Posts Tagged ‘The Scavenger’s Guide to Haute Cuisine’
Tuesday, April 10th, 2012
According to the National Shooting Sports Foundation, women’s participation in hunting has increased by 36.6 percent over the last decade. That percentage represents 660,000 new female hunters busting cattails, climbing into tree stands and hiding in camouflaged pit blinds. One of those women is Georgia Pellegrini, author of the new book Girl Hunter.
Theories abound as to why women are picking up firearms or bows in greater numbers these days. As near as I can tell, women’s reasons for enjoying hunting are as diverse as their male counterparts. In Georgia’s case, her love of food was the genesis for her interest in hunting. She explains, “I’m an omnivore who has solved her dilemma; I’m a girl hunter.”
Like Steven Rinella’s The Scavenger’s Guide to Haute Cuisine and Hank Shaw’s Hunt, Gather, Cook, Pellegrini’s Girl Hunter leads the reader on a variety of hunting adventures through the eyes of a chef first and a woman second. The end of each chapter also features a handful of recipes associated with the game she pursued during the chapter.
In the book, Georgia pursues upland birds, waterfowl and big game. She even slays a wild boar with only a knife in hand. All the while, her hunts are shaped by the people who serve as mentors, guides, and friends. There are also a few encounters with the kinds of unethical people who give all hunters and men bad reputations.
Girl Hunter’s characters are well-rounded and the stories move at a rapid pace making for a very fun read; however, it’s Georgia’s own thoughts about hunting for food that resonated most for me. In particular, the book’s last chapter about squirrel hunting stands out. I have never been a fan of squirrel meat or squirrel hunting, but the juxtaposition of this beautiful and intelligent city girl waxing poetic about her love of the nutty flavor of squirrel meat has made me anxious for September’s squirrel season.
Whether you’re a man or woman, long-time hunter or newbie, I highly recommend you find some time to read Girl Hunter.
NOTE: I also had the pleasure of interviewing Georgia for FAN Outdoors radio on KFAN 100.3FM. Listen to the March 31st podcasts for Georgia’s own recount of the book and her introduction to hunting.
Thursday, April 15th, 2010
I’m very excited to report that author Steven Rinella has agreed to join “The Captain” Billy Hildebrand and me for a conversation on the radio this Saturday morning. Rinella is the author of two non-fiction books; The Scavenger’s Guide to Haute Cuisine was his first and American Buffalo his second.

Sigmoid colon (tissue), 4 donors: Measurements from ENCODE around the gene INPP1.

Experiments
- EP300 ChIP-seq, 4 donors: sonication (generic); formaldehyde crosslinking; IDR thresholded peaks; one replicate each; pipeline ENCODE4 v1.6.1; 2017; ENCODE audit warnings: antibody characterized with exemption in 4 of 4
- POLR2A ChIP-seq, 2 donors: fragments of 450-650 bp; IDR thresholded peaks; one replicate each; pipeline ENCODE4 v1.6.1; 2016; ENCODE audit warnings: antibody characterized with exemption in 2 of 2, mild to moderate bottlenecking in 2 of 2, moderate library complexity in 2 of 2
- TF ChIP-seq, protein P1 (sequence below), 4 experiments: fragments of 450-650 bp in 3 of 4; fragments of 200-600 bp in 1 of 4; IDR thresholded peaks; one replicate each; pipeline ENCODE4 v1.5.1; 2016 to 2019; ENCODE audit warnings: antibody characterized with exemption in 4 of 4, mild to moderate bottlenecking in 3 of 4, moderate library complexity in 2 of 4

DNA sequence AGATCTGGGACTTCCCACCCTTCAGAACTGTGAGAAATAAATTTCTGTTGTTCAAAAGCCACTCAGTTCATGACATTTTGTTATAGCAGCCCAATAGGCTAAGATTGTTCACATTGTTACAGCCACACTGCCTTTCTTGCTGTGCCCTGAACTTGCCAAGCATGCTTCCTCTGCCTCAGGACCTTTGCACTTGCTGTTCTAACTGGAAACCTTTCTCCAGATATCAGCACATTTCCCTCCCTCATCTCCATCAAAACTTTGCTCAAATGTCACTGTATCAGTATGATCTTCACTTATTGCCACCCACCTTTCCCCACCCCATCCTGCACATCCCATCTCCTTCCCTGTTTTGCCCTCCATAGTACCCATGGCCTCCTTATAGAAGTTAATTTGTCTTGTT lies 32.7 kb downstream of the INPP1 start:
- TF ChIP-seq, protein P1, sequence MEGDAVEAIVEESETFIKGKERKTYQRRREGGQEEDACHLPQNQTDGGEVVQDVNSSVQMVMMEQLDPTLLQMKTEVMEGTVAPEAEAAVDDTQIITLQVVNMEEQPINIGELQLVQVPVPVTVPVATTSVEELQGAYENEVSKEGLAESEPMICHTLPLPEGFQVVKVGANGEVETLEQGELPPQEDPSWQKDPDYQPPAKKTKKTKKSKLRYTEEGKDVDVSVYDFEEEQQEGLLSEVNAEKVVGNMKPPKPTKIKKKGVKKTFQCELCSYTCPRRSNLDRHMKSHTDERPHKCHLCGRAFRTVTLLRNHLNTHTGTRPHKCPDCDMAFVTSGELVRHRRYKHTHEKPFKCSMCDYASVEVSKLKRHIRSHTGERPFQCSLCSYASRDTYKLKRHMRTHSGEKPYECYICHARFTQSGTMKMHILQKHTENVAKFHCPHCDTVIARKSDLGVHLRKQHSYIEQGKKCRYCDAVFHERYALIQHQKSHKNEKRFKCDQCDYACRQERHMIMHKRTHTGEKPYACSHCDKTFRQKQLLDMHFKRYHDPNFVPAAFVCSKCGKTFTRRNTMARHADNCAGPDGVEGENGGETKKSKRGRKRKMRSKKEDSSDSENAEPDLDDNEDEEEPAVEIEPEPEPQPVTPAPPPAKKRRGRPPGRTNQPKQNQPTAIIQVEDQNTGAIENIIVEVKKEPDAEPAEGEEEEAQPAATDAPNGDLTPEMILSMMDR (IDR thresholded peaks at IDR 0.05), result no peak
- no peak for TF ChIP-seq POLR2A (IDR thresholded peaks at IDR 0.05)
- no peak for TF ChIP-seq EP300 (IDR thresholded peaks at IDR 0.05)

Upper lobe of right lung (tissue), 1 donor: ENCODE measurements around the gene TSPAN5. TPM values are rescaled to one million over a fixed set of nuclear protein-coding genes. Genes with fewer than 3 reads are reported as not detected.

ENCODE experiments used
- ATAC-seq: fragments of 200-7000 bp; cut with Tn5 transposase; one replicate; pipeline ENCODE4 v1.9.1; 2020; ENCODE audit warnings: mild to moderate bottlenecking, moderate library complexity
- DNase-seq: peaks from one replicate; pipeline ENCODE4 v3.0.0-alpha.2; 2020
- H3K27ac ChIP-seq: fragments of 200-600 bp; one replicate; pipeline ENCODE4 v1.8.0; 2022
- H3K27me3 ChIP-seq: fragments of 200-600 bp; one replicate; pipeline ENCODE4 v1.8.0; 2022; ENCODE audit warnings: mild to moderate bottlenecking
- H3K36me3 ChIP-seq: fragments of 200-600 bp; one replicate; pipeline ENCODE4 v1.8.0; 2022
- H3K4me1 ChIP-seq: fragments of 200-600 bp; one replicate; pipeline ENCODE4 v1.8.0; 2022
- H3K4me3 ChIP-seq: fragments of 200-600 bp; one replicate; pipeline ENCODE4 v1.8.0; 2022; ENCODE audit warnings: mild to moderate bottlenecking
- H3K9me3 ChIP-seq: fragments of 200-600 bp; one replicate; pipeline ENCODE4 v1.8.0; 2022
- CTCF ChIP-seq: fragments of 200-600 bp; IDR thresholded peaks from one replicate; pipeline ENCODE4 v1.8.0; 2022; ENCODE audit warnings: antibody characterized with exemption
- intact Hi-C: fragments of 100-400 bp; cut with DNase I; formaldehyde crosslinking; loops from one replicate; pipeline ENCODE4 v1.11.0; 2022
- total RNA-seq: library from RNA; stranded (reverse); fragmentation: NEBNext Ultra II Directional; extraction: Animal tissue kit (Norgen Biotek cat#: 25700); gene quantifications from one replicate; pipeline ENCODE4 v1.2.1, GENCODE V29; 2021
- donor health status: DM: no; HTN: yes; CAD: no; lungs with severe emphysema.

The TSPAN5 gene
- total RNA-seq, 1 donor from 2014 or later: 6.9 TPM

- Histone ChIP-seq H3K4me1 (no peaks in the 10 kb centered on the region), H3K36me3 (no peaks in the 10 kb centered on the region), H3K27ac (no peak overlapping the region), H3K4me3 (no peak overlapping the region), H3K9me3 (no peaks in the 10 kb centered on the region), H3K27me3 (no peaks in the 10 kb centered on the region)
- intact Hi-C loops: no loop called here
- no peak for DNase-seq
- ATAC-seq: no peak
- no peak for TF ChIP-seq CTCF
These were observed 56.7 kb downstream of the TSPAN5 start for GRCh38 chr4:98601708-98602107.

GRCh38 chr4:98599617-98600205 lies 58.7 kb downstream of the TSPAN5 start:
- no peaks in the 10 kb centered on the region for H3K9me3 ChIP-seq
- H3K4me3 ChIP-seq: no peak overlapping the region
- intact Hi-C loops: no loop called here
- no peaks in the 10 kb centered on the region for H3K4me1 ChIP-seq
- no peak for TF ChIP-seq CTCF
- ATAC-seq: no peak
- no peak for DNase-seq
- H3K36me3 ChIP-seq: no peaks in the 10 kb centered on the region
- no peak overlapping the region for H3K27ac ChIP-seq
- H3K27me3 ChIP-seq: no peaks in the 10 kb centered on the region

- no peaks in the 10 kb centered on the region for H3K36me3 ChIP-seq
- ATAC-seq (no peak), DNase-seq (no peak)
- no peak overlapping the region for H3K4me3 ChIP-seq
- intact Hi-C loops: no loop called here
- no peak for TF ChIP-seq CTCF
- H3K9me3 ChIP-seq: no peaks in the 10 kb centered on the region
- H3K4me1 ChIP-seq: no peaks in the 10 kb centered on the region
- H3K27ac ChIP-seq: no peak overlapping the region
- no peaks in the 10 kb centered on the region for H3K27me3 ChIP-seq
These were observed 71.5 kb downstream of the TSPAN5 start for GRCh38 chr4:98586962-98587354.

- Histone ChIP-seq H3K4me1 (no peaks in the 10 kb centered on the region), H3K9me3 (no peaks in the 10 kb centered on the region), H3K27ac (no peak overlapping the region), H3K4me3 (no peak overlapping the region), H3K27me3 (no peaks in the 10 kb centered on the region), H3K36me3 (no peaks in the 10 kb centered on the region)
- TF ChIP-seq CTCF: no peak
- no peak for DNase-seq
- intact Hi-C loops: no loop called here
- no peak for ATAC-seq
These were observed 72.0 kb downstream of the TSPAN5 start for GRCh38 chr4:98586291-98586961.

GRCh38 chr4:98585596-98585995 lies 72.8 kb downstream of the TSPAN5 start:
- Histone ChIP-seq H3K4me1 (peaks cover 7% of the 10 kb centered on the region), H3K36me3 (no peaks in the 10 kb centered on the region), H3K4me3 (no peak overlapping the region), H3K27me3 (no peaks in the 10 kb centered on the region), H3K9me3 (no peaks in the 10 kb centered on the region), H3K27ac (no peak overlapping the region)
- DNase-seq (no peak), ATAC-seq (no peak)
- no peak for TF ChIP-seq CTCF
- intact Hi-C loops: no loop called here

I read American Buffalo this winter after picking it up during a Christmas shopping binge. The book tells Rinella’s tale of his wild buffalo hunt in the wilds of Alaska with a blow-by-blow account of the buffalo’s remarkable, and often tragic, North American history. His recount of the hunt is an adventure complete with grizzlies, wolves, buffalo chip campfires, and hypothermia.
On Monday, I began reading The Scavenger’s Guide to Haute Cuisine. I’m five chapters in and it’s just as expert of a story. In this book, Rinella finds a hundred year old cookbook and sets out to pull off a three day feast featuring 45 different dishes from the cookbook. The hook; he has to hunt, fish, catch, or gather all the meats for his feast and we’re not talking just about rabbit, pheasant and elk. Nope, his meal consists of snapping turtle, song birds, fish semen, an antelope bladder, and an Alaskan mountain goat to name just a few ingredients. I find Rinella’s philosophy in line with Aldo Leopold, “the father of modern wildlife management.” In particular, Rinella’s view of food as the fruits earned by his hunting and fishing skills. Rinella’s thoughts remind me of Leopold’s “food doesn’t come from the grocery” thinking as described in A Sand County Almanac.
Rinella is also doing some work for the History Channel. We’ll see if this new adventure across America will be turning into book number three.
Please tune into FAN Outdoors this Saturday morning for what should prove to be some provocative conversation on American buffalo, hunting, fishing, wild game cuisine, and the modern conservation movement. Mr. Rinella is scheduled to appear at 6:50AM Central time. You can listen to the show live across the globe at www.KFAN.com or in the Twin Cities at AM 1130 on the radio dial. The show will also be available by podcast after Saturday morning.
Check out this YouTube video interview with Mr. Rinella.